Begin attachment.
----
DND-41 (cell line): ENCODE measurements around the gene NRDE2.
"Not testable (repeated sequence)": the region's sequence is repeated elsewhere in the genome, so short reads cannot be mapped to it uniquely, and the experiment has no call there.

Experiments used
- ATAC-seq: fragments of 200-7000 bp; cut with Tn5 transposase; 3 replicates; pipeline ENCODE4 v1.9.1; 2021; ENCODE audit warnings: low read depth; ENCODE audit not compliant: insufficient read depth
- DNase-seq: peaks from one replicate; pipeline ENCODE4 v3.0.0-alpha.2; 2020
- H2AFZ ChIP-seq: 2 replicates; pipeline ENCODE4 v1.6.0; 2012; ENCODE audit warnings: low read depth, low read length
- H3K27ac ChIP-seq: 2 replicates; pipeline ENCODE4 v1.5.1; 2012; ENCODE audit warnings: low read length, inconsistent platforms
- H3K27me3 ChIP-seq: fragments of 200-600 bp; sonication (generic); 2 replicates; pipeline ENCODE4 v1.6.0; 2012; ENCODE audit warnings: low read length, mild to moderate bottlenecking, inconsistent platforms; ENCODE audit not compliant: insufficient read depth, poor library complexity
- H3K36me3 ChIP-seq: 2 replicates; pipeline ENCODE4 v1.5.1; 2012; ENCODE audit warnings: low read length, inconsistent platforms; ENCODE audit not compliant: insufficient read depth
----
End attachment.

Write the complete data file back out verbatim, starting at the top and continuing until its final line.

DND-41 (cell line): ENCODE measurements around the gene NRDE2.
"Not testable (repeated sequence)": the region's sequence is repeated elsewhere in the genome, so short reads cannot be mapped to it uniquely, and the experiment has no call there.

Experiments used
- ATAC-seq: fragments of 200-7000 bp; cut with Tn5 transposase; 3 replicates; pipeline ENCODE4 v1.9.1; 2021; ENCODE audit warnings: low read depth; ENCODE audit not compliant: insufficient read depth
- DNase-seq: peaks from one replicate; pipeline ENCODE4 v3.0.0-alpha.2; 2020
- H2AFZ ChIP-seq: 2 replicates; pipeline ENCODE4 v1.6.0; 2012; ENCODE audit warnings: low read depth, low read length
- H3K27ac ChIP-seq: 2 replicates; pipeline ENCODE4 v1.5.1; 2012; ENCODE audit warnings: low read length, inconsistent platforms
- H3K27me3 ChIP-seq: fragments of 200-600 bp; sonication (generic); 2 replicates; pipeline ENCODE4 v1.6.0; 2012; ENCODE audit warnings: low read length, mild to moderate bottlenecking, inconsistent platforms; ENCODE audit not compliant: insufficient read depth, poor library complexity
- H3K36me3 ChIP-seq: 2 replicates; pipeline ENCODE4 v1.5.1; 2012; ENCODE audit warnings: low read length, inconsistent platforms; ENCODE audit not compliant: insufficient read depth